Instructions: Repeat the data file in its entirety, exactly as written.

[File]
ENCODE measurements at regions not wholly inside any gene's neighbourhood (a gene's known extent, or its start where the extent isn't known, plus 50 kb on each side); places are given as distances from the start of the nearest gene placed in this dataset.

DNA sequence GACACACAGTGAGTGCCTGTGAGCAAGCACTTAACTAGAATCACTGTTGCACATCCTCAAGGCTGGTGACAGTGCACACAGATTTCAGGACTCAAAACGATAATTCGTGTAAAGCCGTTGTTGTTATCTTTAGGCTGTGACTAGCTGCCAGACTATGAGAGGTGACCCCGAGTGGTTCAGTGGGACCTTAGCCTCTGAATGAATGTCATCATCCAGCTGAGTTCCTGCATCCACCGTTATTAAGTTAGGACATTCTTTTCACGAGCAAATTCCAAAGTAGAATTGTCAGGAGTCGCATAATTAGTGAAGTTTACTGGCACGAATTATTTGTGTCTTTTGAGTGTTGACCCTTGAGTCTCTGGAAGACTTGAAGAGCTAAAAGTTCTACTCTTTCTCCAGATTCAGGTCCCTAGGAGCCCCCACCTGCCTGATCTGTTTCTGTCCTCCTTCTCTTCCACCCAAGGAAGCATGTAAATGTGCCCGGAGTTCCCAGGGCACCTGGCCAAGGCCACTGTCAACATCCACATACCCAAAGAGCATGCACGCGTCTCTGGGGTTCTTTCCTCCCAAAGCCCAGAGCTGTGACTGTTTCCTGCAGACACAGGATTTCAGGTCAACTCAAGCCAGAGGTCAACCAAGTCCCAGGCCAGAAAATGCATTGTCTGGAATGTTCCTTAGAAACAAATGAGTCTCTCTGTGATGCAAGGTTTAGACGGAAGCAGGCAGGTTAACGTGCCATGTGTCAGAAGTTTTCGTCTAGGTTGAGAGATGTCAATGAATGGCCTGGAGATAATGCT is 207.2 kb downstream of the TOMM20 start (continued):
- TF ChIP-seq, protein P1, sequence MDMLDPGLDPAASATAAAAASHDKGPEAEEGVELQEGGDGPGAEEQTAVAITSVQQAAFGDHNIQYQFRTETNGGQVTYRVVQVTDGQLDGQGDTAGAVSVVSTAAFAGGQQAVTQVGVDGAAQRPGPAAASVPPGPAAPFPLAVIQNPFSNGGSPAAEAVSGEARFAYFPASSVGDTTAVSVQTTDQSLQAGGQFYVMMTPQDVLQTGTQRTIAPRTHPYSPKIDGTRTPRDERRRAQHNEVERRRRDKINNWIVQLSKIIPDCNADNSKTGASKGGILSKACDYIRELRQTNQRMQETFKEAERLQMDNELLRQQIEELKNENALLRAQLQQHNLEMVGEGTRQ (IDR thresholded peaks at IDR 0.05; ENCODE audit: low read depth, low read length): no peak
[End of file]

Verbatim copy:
ENCODE measurements at regions not wholly inside any gene's neighbourhood (a gene's known extent, or its start where the extent isn't known, plus 50 kb on each side); places are given as distances from the start of the nearest gene placed in this dataset.

DNA sequence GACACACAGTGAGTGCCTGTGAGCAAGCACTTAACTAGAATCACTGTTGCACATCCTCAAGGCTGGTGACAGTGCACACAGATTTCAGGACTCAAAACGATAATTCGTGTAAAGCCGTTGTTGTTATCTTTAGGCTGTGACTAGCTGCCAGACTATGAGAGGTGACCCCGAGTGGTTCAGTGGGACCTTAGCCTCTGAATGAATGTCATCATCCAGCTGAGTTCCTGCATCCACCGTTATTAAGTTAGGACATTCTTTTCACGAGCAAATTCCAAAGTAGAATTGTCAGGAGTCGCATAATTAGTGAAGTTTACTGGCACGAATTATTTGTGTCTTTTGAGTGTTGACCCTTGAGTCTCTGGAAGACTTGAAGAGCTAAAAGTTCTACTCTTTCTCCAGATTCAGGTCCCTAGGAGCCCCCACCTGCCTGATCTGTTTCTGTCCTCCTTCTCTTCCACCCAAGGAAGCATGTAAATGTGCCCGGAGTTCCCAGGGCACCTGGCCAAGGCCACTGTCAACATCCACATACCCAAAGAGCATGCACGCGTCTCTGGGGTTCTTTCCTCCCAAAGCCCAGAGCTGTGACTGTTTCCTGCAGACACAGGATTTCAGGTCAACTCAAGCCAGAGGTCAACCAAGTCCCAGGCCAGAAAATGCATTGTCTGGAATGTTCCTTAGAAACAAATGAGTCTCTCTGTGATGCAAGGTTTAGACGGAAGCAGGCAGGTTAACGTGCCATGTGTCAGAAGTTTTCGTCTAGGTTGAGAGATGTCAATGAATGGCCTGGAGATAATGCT is 207.2 kb downstream of the TOMM20 start (continued):
- TF ChIP-seq, protein P1, sequence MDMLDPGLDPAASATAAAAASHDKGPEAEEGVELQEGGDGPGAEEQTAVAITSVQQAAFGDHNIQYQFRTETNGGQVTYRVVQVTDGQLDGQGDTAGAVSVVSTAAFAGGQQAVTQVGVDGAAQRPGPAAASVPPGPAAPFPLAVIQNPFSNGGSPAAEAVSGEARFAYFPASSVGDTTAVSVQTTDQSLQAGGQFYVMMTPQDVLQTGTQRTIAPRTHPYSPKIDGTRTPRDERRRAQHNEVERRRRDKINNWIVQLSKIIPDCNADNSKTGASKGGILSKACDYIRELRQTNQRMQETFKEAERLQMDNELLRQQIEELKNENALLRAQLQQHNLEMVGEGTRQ (IDR thresholded peaks at IDR 0.05; ENCODE audit: low read depth, low read length): no peak